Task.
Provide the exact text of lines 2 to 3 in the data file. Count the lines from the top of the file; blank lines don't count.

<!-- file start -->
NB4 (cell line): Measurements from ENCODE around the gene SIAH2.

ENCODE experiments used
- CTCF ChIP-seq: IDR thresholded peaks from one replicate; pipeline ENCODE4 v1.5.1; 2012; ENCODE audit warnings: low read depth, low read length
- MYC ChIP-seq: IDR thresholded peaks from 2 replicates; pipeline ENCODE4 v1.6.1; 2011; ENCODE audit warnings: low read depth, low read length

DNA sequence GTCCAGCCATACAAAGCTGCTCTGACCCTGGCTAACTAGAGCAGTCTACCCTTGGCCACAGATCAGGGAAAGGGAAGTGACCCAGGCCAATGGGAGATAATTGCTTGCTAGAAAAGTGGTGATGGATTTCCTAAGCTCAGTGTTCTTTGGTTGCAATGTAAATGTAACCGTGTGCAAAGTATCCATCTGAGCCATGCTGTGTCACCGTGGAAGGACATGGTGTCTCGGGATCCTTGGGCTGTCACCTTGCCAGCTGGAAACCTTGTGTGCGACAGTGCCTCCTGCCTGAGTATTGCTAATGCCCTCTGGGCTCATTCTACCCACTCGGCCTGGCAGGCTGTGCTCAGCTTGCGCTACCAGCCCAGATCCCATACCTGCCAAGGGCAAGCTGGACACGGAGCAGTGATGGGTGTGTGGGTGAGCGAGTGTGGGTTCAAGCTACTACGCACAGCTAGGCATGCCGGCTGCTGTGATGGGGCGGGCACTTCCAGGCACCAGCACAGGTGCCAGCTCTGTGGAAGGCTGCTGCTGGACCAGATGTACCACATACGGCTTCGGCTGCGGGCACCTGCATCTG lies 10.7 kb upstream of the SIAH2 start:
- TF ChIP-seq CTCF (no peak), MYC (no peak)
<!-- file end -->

ENCODE experiments used
- CTCF ChIP-seq: IDR thresholded peaks from one replicate; pipeline ENCODE4 v1.5.1; 2012; ENCODE audit warnings: low read depth, low read length